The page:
Mars Orbiter sends its first colour picture
Scientists have processed more than a dozen new photos taken by the Mars Reconnaissance Orbiter, which arrived at the Red Planet last month, including its first colour image.Updated: Apr 11, 2006 10:57 IST
Scientists have processed more than a dozen new photos taken by the Mars Reconnaissance Orbiter, which arrived at the Red Planet last month, including its first colour image.
The crisp test images released on Friday revealed pocked craters, carved gullies and wind-formed dunes in Mars' southern hemisphere. The diverse geologic features show the importance of water, wind and meteor impacts in shaping the Martian surface, scientists said.
The orbiter, the most advanced spacecraft ever sent to another planet, reached Mars on March 10 and slipped into an elliptical orbit. Over the next six months, it will dip into the upper atmosphere to shrink its orbit, lowering itself to 158 miles above the surface.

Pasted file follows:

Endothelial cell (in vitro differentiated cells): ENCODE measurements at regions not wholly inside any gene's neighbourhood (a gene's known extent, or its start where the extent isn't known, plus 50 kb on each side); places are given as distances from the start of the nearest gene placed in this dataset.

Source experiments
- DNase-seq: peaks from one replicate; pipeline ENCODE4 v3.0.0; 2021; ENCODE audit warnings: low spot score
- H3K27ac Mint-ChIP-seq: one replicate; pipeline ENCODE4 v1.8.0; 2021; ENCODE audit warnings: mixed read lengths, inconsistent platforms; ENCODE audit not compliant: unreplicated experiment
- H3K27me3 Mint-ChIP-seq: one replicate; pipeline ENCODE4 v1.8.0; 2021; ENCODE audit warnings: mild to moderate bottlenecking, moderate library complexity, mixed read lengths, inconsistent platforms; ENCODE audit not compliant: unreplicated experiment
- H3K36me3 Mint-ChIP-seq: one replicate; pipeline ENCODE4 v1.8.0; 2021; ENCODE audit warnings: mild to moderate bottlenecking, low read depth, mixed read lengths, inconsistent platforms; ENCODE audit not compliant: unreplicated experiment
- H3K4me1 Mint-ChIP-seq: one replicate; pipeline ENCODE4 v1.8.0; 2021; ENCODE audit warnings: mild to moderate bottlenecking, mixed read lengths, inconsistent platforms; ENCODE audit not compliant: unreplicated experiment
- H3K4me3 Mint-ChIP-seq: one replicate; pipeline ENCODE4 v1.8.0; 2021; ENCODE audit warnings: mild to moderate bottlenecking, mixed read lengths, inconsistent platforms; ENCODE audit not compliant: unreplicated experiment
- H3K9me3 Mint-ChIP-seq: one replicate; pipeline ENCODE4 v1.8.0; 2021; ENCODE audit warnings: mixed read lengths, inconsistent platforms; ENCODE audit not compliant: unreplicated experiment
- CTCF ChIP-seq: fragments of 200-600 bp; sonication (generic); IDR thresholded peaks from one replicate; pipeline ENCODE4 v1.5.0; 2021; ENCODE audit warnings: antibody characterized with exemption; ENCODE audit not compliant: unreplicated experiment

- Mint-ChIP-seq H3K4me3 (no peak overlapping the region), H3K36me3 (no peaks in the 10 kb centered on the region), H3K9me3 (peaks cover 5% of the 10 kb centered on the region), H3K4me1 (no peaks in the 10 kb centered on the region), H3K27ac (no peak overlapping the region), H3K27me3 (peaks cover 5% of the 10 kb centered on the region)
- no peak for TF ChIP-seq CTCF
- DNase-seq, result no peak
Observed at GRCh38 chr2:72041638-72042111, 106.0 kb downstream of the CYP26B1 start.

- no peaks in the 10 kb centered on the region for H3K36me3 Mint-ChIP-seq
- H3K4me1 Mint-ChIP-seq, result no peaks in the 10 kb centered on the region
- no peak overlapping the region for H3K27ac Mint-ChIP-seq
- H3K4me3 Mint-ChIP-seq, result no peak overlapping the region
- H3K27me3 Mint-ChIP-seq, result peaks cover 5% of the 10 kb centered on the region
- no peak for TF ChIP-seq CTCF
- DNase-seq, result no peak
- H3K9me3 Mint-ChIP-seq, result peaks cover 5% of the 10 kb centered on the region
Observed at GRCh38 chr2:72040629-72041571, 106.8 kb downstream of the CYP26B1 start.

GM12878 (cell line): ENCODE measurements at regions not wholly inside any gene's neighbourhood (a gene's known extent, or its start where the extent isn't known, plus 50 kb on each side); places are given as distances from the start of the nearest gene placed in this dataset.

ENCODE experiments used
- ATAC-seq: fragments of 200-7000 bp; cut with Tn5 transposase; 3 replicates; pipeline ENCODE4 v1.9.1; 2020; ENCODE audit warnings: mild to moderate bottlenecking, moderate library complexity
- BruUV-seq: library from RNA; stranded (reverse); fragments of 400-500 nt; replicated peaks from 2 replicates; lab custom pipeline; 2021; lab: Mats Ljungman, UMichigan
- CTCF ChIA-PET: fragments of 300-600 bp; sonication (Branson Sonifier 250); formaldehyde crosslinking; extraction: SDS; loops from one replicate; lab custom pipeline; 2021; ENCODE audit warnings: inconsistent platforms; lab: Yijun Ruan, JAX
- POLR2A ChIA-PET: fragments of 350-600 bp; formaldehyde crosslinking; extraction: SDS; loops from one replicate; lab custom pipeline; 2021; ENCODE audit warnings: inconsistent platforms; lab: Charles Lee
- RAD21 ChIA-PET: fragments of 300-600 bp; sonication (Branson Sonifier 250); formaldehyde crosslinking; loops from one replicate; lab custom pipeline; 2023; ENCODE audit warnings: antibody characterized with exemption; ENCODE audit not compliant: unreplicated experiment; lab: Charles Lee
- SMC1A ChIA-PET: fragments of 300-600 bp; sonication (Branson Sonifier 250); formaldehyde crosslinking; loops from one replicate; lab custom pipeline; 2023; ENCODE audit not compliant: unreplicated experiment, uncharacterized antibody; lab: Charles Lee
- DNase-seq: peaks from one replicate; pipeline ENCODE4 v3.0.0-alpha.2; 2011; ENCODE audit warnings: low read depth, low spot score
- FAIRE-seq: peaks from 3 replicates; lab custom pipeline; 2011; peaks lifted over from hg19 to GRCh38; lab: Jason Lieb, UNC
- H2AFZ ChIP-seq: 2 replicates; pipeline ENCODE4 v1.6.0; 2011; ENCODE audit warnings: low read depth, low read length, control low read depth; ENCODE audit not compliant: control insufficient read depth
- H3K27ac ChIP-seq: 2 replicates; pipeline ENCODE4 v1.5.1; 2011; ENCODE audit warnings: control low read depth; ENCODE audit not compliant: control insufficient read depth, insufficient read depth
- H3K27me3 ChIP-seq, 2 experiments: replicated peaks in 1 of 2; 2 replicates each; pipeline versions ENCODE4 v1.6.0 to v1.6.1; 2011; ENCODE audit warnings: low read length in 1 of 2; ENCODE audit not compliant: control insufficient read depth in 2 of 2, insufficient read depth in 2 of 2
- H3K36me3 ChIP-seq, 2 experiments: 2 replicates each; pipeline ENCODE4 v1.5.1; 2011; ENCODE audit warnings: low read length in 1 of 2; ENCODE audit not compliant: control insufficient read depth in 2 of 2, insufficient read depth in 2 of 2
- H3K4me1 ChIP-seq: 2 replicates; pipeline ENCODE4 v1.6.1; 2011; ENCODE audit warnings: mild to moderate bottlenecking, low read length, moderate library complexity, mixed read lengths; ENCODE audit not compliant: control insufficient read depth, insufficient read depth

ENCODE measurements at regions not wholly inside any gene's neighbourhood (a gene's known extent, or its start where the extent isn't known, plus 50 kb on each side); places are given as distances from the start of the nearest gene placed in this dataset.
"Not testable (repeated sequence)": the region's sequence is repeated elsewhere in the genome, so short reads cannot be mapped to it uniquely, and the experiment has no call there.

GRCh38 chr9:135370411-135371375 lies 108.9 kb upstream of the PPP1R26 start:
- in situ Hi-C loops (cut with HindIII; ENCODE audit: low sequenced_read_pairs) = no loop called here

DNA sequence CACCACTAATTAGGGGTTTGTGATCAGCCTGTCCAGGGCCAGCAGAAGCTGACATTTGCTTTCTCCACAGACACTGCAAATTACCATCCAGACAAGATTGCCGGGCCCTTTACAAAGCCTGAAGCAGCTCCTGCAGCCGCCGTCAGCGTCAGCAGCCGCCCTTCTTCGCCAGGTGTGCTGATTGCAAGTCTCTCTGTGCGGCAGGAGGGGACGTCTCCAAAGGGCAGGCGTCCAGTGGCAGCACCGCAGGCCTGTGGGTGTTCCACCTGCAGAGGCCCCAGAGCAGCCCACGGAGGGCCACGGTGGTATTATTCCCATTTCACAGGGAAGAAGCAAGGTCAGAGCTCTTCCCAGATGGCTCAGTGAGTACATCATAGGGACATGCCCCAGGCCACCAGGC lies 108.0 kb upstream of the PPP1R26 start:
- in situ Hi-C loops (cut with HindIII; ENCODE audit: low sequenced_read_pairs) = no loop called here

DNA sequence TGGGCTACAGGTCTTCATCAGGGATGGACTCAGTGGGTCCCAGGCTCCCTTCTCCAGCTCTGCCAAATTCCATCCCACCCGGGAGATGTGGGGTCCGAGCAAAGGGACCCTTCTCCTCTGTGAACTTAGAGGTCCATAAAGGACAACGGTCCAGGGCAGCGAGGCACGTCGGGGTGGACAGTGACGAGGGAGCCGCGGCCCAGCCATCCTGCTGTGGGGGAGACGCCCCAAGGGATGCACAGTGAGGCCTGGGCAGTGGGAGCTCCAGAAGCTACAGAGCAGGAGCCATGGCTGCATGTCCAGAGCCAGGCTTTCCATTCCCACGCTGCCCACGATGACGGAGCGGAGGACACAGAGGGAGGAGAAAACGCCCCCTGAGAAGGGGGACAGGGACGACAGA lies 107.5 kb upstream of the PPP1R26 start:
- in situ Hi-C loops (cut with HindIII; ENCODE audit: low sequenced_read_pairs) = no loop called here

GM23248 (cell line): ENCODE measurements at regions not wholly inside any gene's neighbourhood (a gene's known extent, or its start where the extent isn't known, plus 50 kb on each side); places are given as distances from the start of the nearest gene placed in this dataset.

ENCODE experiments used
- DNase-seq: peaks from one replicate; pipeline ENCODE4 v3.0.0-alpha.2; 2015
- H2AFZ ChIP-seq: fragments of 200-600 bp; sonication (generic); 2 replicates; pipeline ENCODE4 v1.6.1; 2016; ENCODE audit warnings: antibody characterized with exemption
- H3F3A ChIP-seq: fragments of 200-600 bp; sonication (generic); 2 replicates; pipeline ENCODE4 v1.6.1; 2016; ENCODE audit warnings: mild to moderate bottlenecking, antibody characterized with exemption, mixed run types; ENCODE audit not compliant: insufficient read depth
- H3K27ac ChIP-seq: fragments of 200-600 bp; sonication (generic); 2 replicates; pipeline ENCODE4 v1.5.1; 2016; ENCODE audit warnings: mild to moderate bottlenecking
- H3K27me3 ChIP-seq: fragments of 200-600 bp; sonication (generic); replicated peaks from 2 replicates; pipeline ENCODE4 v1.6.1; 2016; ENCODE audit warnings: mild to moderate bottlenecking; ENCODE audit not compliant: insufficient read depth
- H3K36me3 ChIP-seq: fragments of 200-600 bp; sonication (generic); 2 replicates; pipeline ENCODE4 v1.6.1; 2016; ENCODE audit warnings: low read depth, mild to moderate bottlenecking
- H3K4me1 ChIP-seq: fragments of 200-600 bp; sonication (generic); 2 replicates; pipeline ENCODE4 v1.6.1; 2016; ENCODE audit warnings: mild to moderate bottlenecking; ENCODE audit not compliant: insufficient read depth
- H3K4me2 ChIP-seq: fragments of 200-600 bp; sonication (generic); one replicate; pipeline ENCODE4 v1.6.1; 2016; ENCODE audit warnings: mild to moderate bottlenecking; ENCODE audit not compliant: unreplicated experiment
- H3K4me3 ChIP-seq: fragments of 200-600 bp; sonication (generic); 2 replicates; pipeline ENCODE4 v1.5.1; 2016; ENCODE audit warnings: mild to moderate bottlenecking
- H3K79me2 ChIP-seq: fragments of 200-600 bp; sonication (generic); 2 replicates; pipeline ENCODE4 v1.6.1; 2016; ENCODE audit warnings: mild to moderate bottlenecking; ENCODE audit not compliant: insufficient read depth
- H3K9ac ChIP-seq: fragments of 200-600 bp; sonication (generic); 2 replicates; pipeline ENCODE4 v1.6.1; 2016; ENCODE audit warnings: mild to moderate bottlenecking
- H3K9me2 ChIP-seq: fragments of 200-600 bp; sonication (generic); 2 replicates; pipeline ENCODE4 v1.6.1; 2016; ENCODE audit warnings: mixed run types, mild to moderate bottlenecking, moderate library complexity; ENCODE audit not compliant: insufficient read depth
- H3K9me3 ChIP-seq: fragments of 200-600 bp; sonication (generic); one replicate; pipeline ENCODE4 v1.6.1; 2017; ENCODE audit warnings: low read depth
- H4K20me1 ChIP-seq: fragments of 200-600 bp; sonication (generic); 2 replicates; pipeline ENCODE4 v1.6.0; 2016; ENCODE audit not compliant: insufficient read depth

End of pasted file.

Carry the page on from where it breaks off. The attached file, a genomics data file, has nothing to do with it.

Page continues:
The first colour image is not the natural colour of the planet if observed by human eyes, but infrared colour, shifted to longer wavelengths. The image has been processed to enhance subtle colour variations. Although, HiRISE images taken last month will be the camera's only photos for the next six months.
First Published: Apr 11, 2006 10:57 IST